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McCluskey, U. (2013). Fear Free Exploratory Care-giving: A Challenge for Therapists in the Present Social, Political, and Cultural Environment. Att: New Dir. in Psychother. Relat. Psychoanal., 7(2):148-167.

(2013). Attachment: New Directions in Psychotherapy and Relational Psychoanalysis, 7(2):148-167

Fear Free Exploratory Care-giving: A Challenge for Therapists in the Present Social, Political, and Cultural Environment

Una McCluskey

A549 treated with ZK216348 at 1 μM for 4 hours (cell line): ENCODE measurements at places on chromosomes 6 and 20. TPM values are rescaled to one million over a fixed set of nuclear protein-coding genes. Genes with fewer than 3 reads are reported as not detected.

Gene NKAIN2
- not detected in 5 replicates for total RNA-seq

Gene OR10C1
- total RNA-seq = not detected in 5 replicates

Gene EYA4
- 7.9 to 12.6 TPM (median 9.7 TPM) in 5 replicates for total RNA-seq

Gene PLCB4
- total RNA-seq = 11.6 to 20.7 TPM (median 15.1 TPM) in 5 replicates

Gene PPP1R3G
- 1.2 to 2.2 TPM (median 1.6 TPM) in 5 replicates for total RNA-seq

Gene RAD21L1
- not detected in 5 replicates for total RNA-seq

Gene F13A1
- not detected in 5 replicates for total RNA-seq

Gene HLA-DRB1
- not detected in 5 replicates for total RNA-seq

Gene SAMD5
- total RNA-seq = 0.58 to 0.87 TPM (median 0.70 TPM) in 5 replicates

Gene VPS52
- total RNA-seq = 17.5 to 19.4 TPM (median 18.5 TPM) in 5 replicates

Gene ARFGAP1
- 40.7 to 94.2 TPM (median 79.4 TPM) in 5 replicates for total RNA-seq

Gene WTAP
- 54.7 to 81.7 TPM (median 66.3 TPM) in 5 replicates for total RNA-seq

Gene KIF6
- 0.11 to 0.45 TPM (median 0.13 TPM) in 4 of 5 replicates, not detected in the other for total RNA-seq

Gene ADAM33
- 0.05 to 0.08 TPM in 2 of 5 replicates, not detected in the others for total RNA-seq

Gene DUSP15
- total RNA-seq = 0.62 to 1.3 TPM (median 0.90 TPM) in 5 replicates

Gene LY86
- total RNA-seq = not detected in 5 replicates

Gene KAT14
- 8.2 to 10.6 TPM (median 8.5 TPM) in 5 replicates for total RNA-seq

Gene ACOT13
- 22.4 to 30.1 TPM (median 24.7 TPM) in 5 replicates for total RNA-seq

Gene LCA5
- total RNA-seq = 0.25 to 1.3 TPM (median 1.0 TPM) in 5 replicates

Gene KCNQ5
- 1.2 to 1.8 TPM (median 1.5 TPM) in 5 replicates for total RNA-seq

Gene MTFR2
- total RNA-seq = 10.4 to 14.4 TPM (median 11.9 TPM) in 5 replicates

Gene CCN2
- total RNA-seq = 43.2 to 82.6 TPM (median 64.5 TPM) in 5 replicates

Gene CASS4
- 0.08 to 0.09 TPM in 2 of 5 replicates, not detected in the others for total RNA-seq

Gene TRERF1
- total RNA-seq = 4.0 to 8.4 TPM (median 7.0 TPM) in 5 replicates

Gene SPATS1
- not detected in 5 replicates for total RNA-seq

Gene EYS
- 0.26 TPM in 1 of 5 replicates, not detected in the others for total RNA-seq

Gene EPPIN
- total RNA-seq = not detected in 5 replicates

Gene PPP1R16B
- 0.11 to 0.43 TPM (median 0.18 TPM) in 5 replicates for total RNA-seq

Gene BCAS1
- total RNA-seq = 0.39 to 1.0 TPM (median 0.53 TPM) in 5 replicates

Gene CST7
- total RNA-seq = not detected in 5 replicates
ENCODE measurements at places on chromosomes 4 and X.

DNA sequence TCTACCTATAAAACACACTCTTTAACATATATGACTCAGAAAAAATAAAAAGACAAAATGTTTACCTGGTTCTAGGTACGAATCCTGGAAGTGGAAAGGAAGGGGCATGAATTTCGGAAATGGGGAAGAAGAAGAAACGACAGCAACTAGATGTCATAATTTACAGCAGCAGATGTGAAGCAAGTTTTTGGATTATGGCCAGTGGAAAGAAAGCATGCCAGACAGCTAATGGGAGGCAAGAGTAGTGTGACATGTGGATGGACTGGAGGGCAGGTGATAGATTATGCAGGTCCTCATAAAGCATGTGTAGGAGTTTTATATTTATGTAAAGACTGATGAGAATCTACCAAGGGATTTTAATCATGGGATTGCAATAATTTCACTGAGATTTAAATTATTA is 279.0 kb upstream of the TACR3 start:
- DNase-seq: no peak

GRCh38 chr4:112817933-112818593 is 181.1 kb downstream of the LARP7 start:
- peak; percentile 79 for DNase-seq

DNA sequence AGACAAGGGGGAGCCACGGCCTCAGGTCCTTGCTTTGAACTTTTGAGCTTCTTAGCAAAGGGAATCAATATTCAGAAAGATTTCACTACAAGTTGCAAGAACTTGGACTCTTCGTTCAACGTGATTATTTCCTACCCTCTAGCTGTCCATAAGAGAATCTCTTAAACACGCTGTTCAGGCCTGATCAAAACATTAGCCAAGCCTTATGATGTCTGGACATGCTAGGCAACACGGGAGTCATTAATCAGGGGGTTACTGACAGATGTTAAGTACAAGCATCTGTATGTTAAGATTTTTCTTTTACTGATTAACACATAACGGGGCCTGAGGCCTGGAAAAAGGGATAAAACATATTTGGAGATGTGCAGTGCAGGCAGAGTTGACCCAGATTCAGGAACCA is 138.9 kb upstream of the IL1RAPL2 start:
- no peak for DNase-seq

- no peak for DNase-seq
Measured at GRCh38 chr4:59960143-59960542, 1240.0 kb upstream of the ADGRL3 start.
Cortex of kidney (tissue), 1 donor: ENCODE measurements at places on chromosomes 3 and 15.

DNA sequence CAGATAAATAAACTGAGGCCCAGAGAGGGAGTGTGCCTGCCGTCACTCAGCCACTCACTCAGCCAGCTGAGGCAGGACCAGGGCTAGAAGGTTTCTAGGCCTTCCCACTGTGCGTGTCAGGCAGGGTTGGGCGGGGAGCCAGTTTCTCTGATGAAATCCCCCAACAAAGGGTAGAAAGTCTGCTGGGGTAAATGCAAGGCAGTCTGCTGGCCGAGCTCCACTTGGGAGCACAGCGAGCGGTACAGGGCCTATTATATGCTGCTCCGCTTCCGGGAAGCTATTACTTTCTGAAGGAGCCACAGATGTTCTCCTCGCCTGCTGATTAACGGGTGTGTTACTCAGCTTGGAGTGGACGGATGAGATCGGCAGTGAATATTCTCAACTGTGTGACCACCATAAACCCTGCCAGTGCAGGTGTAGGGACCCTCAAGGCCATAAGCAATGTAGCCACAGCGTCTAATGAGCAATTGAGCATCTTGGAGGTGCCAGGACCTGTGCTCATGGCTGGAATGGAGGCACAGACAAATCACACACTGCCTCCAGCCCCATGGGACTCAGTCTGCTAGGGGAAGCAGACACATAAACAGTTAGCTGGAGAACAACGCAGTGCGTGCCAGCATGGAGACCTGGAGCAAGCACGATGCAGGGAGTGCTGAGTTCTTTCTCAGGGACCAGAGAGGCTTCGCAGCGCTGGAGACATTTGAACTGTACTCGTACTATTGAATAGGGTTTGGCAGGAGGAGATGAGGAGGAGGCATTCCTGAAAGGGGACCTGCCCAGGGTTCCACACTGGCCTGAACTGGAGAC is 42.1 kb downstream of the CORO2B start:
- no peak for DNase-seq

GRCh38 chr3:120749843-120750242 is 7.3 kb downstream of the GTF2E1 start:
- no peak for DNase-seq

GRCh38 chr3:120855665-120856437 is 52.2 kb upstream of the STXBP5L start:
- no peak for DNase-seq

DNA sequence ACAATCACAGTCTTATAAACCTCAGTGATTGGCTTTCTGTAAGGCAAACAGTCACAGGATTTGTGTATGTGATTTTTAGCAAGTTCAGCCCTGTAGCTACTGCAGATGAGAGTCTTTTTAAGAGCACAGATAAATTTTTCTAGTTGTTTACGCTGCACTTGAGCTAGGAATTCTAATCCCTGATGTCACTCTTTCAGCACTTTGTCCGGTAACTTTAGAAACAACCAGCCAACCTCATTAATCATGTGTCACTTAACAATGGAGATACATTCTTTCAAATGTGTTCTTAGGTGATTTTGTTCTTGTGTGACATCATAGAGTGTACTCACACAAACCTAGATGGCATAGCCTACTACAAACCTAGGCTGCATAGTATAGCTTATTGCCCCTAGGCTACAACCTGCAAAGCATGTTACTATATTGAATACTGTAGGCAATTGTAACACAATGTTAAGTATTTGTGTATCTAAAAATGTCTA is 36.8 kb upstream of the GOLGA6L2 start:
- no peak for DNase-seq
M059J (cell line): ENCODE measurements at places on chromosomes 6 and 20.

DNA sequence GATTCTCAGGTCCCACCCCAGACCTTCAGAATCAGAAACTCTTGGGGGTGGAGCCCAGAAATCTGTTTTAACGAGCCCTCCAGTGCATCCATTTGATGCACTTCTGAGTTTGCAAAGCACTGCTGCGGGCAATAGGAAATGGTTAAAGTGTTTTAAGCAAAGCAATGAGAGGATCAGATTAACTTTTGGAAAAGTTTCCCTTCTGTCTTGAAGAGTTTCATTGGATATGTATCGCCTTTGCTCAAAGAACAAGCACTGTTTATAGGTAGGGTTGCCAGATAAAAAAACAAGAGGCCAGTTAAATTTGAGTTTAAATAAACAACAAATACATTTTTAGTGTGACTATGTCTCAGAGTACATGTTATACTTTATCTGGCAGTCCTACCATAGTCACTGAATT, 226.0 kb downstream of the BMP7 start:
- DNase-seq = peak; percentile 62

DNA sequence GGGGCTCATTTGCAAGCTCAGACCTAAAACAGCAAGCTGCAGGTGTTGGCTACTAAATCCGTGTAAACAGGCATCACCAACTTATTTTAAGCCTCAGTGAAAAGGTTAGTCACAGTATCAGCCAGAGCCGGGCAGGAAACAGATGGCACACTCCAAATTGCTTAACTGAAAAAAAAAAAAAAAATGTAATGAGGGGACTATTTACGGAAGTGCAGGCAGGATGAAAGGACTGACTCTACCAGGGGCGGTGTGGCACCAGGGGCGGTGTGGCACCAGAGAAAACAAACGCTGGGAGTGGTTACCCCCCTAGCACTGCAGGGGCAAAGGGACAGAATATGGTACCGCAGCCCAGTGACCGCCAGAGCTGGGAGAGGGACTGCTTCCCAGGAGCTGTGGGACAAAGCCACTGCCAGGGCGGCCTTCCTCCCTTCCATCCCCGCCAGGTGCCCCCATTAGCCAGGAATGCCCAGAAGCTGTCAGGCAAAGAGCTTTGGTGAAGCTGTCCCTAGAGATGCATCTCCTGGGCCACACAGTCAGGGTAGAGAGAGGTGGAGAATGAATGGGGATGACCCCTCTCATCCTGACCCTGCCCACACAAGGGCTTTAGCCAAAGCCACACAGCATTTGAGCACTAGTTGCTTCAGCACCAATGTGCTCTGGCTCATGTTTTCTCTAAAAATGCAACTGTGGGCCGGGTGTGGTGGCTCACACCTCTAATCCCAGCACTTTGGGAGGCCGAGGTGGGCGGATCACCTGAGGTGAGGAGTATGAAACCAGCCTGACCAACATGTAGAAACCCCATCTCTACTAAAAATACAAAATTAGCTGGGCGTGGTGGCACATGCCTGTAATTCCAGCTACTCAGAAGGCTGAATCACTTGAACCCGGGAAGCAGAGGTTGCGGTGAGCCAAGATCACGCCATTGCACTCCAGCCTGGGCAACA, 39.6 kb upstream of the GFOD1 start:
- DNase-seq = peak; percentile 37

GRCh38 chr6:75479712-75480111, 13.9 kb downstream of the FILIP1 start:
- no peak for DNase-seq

This paper explores the nature of the support required to sustain those who take up care-giving to others as a profession and what can go wrong when care-givers are not helped to regulate their own systems for self-defence in the face of perceived threat to them from those in their care. As a way of investigating the dynamics involved, the report of an official investigation into the care of children in residential institutions in Ireland is examined. This report documented horrific abuse of children by those who were looking after them. The paper postulates a link (based on the authors work with over 400 professional care-givers) between early responses to trauma and dominant/submissive forms of care-giving in adult life. The basic thesis is that if care-givers respond to threat by behaving out of their own fear system, thereby behaving in a dominant or submissive way to the source of the threat, as opposed to seeking care and support themselves, the “caring” situation is fraught and potentially very dangerous. The author draws on the work of Heard and Lake, her own research and her experience of exploring the dynamics of attachment in adult life with professional care-givers to suggest the way forward in supporting those who take up “caring positions” in society.

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